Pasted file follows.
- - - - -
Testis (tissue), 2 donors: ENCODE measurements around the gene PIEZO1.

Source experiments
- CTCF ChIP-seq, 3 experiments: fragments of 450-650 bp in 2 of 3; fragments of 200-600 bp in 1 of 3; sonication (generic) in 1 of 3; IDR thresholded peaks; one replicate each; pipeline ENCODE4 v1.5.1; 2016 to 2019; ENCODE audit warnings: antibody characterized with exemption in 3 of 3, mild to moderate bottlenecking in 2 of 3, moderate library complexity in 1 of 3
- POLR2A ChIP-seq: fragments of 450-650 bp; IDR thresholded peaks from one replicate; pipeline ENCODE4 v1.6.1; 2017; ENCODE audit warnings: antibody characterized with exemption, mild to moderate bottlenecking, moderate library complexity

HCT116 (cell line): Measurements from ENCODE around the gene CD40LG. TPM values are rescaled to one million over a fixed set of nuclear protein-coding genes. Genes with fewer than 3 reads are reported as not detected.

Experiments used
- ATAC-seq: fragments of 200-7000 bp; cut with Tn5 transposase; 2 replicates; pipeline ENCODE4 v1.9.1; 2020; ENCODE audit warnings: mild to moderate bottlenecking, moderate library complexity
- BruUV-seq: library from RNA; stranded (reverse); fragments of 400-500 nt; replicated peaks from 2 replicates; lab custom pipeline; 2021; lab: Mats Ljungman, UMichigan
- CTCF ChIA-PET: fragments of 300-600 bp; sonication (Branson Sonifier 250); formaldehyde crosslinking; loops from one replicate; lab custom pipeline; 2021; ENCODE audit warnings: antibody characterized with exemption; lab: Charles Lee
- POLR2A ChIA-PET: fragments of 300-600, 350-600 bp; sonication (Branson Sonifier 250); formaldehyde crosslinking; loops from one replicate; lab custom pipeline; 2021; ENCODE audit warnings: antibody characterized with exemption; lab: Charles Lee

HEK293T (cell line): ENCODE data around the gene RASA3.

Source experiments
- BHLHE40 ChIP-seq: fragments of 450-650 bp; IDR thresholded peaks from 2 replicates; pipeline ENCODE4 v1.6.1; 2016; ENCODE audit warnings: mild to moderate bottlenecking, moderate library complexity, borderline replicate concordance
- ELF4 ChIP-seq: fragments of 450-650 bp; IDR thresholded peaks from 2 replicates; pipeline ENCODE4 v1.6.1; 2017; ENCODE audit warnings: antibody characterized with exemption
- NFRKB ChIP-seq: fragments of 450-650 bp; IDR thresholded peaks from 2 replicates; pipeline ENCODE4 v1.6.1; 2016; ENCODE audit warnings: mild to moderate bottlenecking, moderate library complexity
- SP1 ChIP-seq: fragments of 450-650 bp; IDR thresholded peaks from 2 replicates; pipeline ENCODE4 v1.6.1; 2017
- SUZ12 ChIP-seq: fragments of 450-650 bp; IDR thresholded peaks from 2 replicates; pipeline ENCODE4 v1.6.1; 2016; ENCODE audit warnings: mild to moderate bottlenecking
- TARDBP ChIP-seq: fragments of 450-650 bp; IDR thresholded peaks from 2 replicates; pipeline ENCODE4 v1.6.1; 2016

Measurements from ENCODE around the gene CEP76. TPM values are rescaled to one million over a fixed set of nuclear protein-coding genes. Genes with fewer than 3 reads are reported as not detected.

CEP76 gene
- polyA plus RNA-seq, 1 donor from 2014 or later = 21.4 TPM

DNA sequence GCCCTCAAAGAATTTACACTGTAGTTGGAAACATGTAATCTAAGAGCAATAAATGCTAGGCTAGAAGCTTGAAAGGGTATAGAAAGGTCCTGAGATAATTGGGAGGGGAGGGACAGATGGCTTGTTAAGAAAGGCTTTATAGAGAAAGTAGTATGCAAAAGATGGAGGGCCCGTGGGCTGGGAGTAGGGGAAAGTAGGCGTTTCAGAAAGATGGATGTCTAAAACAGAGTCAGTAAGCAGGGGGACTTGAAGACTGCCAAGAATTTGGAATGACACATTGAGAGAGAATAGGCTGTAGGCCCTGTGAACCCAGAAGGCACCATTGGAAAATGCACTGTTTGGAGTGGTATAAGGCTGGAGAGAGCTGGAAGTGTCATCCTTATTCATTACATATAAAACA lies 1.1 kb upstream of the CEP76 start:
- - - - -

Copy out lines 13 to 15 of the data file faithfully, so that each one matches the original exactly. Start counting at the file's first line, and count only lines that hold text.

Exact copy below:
- BHLHE40 ChIP-seq: fragments of 450-650 bp; IDR thresholded peaks from 2 replicates; pipeline ENCODE4 v1.6.1; 2016; ENCODE audit warnings: mild to moderate bottlenecking, moderate library complexity, borderline replicate concordance
- ELF4 ChIP-seq: fragments of 450-650 bp; IDR thresholded peaks from 2 replicates; pipeline ENCODE4 v1.6.1; 2017; ENCODE audit warnings: antibody characterized with exemption
- NFRKB ChIP-seq: fragments of 450-650 bp; IDR thresholded peaks from 2 replicates; pipeline ENCODE4 v1.6.1; 2016; ENCODE audit warnings: mild to moderate bottlenecking, moderate library complexity